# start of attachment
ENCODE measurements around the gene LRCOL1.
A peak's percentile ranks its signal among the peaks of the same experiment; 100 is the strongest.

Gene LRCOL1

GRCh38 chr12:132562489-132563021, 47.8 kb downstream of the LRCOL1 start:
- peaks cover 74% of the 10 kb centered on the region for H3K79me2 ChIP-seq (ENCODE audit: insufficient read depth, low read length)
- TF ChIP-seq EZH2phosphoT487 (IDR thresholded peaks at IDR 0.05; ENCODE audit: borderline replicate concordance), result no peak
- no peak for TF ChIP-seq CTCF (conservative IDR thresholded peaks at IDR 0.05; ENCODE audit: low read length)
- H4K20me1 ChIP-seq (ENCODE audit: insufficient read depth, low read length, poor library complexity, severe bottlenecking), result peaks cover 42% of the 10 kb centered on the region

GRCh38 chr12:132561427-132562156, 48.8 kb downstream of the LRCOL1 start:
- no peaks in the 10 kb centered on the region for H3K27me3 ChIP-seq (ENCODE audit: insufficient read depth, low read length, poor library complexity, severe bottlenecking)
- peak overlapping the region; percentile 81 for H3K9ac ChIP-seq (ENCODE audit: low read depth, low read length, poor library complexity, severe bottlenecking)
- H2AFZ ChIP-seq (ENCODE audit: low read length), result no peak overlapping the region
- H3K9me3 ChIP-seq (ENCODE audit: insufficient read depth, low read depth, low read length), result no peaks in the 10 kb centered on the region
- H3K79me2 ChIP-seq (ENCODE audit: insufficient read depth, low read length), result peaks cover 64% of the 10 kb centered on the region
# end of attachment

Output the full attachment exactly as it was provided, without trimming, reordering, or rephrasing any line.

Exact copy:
ENCODE measurements around the gene LRCOL1.
A peak's percentile ranks its signal among the peaks of the same experiment; 100 is the strongest.

Gene LRCOL1

GRCh38 chr12:132562489-132563021, 47.8 kb downstream of the LRCOL1 start:
- peaks cover 74% of the 10 kb centered on the region for H3K79me2 ChIP-seq (ENCODE audit: insufficient read depth, low read length)
- TF ChIP-seq EZH2phosphoT487 (IDR thresholded peaks at IDR 0.05; ENCODE audit: borderline replicate concordance), result no peak
- no peak for TF ChIP-seq CTCF (conservative IDR thresholded peaks at IDR 0.05; ENCODE audit: low read length)
- H4K20me1 ChIP-seq (ENCODE audit: insufficient read depth, low read length, poor library complexity, severe bottlenecking), result peaks cover 42% of the 10 kb centered on the region

GRCh38 chr12:132561427-132562156, 48.8 kb downstream of the LRCOL1 start:
- no peaks in the 10 kb centered on the region for H3K27me3 ChIP-seq (ENCODE audit: insufficient read depth, low read length, poor library complexity, severe bottlenecking)
- peak overlapping the region; percentile 81 for H3K9ac ChIP-seq (ENCODE audit: low read depth, low read length, poor library complexity, severe bottlenecking)
- H2AFZ ChIP-seq (ENCODE audit: low read length), result no peak overlapping the region
- H3K9me3 ChIP-seq (ENCODE audit: insufficient read depth, low read depth, low read length), result no peaks in the 10 kb centered on the region
- H3K79me2 ChIP-seq (ENCODE audit: insufficient read depth, low read length), result peaks cover 64% of the 10 kb centered on the region